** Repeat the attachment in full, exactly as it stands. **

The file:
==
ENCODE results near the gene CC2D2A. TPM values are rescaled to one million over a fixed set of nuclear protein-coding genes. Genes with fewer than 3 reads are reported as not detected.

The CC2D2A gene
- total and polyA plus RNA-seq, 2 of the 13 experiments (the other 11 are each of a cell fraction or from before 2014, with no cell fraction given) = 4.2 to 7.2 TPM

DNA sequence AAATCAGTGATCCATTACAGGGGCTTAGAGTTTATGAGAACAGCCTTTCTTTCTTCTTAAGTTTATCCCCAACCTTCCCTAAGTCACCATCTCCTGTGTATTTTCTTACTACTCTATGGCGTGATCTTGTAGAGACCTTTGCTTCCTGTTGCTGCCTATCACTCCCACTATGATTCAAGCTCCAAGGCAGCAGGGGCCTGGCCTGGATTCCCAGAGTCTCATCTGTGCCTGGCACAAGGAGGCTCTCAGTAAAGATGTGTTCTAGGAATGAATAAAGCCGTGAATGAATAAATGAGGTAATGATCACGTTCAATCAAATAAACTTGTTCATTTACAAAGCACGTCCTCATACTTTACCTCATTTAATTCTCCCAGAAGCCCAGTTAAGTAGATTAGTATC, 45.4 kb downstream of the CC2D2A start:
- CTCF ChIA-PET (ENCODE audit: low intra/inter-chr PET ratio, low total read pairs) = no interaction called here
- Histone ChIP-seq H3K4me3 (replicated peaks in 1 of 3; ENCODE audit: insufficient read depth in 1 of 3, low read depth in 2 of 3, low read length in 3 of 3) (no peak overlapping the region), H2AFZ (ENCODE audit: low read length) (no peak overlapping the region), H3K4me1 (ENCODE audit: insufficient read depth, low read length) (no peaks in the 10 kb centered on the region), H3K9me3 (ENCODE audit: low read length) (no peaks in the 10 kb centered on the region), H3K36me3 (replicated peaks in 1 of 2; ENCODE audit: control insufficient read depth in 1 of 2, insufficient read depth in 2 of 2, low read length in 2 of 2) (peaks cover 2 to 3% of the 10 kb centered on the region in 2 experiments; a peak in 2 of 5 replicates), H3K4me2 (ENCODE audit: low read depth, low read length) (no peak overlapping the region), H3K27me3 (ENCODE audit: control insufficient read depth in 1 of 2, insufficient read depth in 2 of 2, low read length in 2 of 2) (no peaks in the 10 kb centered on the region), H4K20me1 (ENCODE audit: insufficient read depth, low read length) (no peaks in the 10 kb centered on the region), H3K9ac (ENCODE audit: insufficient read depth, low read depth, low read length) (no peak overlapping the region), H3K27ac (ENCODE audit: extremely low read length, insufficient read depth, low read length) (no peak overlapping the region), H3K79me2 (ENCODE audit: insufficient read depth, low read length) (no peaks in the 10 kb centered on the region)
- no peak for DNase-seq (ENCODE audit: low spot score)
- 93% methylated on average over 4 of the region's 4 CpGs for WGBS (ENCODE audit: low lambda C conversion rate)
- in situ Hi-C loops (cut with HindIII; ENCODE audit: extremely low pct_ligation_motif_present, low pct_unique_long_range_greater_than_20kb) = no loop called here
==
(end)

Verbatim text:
ENCODE results near the gene CC2D2A. TPM values are rescaled to one million over a fixed set of nuclear protein-coding genes. Genes with fewer than 3 reads are reported as not detected.

The CC2D2A gene
- total and polyA plus RNA-seq, 2 of the 13 experiments (the other 11 are each of a cell fraction or from before 2014, with no cell fraction given) = 4.2 to 7.2 TPM

DNA sequence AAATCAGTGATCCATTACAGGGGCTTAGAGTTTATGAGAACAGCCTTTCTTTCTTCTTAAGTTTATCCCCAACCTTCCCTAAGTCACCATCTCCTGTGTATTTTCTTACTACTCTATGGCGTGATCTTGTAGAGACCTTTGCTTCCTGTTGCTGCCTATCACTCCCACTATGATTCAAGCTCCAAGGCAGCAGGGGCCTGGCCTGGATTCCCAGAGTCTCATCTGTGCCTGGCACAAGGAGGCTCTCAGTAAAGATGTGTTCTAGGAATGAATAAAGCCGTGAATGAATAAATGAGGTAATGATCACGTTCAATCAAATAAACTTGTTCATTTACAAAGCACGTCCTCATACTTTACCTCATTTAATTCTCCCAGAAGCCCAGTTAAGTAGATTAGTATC, 45.4 kb downstream of the CC2D2A start:
- CTCF ChIA-PET (ENCODE audit: low intra/inter-chr PET ratio, low total read pairs) = no interaction called here
- Histone ChIP-seq H3K4me3 (replicated peaks in 1 of 3; ENCODE audit: insufficient read depth in 1 of 3, low read depth in 2 of 3, low read length in 3 of 3) (no peak overlapping the region), H2AFZ (ENCODE audit: low read length) (no peak overlapping the region), H3K4me1 (ENCODE audit: insufficient read depth, low read length) (no peaks in the 10 kb centered on the region), H3K9me3 (ENCODE audit: low read length) (no peaks in the 10 kb centered on the region), H3K36me3 (replicated peaks in 1 of 2; ENCODE audit: control insufficient read depth in 1 of 2, insufficient read depth in 2 of 2, low read length in 2 of 2) (peaks cover 2 to 3% of the 10 kb centered on the region in 2 experiments; a peak in 2 of 5 replicates), H3K4me2 (ENCODE audit: low read depth, low read length) (no peak overlapping the region), H3K27me3 (ENCODE audit: control insufficient read depth in 1 of 2, insufficient read depth in 2 of 2, low read length in 2 of 2) (no peaks in the 10 kb centered on the region), H4K20me1 (ENCODE audit: insufficient read depth, low read length) (no peaks in the 10 kb centered on the region), H3K9ac (ENCODE audit: insufficient read depth, low read depth, low read length) (no peak overlapping the region), H3K27ac (ENCODE audit: extremely low read length, insufficient read depth, low read length) (no peak overlapping the region), H3K79me2 (ENCODE audit: insufficient read depth, low read length) (no peaks in the 10 kb centered on the region)
- no peak for DNase-seq (ENCODE audit: low spot score)
- 93% methylated on average over 4 of the region's 4 CpGs for WGBS (ENCODE audit: low lambda C conversion rate)
- in situ Hi-C loops (cut with HindIII; ENCODE audit: extremely low pct_ligation_motif_present, low pct_unique_long_range_greater_than_20kb) = no loop called here